What To Look For When Buying Plant Lights

indoor plants under grow lightingOne of the most important gardening tools many of us buy are horticultural grow lights. If you’re lucky enough to live in a warm climate where you can grow your fruits, vegetables and herbs year-round without artificial lighting, you can safely ignore this article. The rest of us, well, we need to supplement natural sunlight.

In the winter months especially, your plants simply will not get enough light. And due to the climate, most of us will be growing indoors during the winter, which means even less light. Some of us even grow in rooms without any windows, so we need to provide every bit of light our plants need.

When shopping for grow lights, it helps to do a lot of research. One of my favorite sites is called Grow Light Info. They have a lot of reviews of different horticultural lights and they compare them in handy tables. Much of their focus is on LED grow lights, but they also have a few reviews for fluorescent grow lights and HID grow lights.

If you’re asking yourself what the difference between those lights is, that is actually the first thing you need to decide when buying a light. Which one of these three do you want. There are others, but you’ll probably want one of these three.

If your garden is small, you want to go with fluorescent grow lights. These are also the best if you are only supplementing natural sunlight and you don’t need too much light. They are cheap, they don’t use much power, and they don’t produce too much heat. Well, actually they do, but you don’t notice, because people generally only use T5 fluorescent grow lights for smaller gardens. If you were to use them for a larger garden, then they would use a lot of power and produce a lot of heat.

That is why for larger gardens you want to go with HID grow lights. They are made up of high-pressure sodium bulbs and metal halide bulbs. HPS bulbs are more reddish, which makes them good for the blooming stage of plant growth. MH bulbs have more blue in their spectrum, making them good for the vegging stage and also for seedlings. These lights produce a lot of heat, though. They also use a lot of power. That is why lights like this generally only make sense for large gardens, especially gardens that are growing for profit.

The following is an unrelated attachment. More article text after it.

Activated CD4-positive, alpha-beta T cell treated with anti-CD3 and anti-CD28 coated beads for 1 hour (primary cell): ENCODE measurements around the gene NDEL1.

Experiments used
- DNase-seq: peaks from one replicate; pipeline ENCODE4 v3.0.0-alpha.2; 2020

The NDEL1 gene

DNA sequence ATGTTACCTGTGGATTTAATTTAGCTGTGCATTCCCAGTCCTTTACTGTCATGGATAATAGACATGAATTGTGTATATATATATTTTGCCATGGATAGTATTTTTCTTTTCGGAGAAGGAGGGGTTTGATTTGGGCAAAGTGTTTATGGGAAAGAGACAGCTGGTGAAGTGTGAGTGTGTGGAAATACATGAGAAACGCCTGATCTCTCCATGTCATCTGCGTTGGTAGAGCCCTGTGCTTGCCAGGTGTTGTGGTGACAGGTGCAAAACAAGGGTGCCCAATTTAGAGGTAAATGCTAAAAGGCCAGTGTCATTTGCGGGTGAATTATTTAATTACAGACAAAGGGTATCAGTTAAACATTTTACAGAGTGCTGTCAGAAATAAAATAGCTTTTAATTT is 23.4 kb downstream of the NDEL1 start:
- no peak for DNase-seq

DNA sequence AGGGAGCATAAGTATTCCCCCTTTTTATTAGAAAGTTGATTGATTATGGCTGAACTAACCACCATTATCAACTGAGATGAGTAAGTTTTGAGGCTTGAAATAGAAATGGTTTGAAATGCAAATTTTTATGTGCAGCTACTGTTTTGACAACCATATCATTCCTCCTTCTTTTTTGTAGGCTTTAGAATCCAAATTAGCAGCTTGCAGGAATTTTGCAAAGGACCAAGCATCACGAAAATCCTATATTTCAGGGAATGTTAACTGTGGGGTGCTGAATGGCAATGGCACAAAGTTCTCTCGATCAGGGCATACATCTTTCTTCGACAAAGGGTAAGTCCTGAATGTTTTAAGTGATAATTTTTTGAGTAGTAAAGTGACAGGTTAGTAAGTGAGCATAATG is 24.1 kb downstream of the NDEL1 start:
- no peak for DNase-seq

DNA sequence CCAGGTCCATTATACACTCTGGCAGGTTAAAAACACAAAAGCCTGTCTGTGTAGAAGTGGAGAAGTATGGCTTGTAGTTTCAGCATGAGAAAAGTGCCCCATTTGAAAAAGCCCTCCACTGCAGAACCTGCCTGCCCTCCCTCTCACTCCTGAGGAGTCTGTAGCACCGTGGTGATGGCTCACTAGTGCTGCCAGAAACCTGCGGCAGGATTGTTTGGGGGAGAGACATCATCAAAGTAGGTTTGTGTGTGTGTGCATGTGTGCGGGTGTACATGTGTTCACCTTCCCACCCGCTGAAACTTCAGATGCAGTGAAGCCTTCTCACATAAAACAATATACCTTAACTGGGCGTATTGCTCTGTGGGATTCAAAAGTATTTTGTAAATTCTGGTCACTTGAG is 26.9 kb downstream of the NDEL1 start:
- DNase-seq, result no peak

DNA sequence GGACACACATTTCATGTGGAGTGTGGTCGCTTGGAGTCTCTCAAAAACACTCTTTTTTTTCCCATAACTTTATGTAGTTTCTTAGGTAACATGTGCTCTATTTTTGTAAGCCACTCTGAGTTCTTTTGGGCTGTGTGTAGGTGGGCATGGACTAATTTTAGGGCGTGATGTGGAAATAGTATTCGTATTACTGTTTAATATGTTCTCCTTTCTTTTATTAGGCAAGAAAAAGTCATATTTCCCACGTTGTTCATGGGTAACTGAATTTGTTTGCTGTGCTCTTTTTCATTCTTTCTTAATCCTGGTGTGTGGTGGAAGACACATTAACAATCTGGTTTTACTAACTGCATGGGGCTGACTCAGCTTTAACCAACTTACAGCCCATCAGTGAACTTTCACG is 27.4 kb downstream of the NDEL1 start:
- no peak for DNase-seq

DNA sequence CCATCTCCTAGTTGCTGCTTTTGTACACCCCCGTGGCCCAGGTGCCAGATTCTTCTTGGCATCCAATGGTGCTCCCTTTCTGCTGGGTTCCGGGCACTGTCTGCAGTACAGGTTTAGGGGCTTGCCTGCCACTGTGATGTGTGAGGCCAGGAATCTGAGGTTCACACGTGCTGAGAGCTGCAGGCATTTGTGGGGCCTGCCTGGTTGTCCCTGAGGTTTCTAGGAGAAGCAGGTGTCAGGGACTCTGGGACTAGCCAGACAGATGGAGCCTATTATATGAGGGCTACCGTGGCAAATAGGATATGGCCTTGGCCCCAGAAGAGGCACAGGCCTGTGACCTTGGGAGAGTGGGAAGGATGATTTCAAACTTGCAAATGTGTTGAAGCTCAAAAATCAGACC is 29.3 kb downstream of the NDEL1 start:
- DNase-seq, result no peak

Another option are LED grow lights. Their main drawback is the high upfront cost and the fact that there are so many poor lights on the market. That is why I recommend a site like Grow Light Info where you can find all the information you need and be sure that you are buying a good LED light and not a bad one.

The big advantages of LED lights for plants are the low power usage and the low heat output. They also last much longer than the other types of lights without needing a bulb change. They’re easy to operate, too. Overall these are the easiest and best lights to use, but, again, they are very expensive. At least the quality ones are. You can get cheap ones, but most of the cheap ones are not very good.

Most people reading this will probably just want fluorescent lights. In that case the decision is fairly easy. If you’re supplementing natural sunlight, I would get some compact fluorescent bulbs. Ideally you probably want some with a daylight spectrum. If you are mainly flowering, you might get some with a bit more of a reddish spectrum than daylight. They will be labeled 2700 K or something close to it. The daylight ones with the cooler light will be around 5000 to 6500 K.

For a larger garden, I would recommend LED grow lights. I wouldn’t mess with HID lighting. It is mostly for pot growers and even there, you are better off with LED lights these days. They are the lights of the future and there is no reason to invest in a system that will soon be outdated.

Whichever lighting you decide to get for your garden, look for an article soon on how best to install it and how best to grow using artificial grow lights. This is an important topic and I will make sure to cover it as soon as I can.

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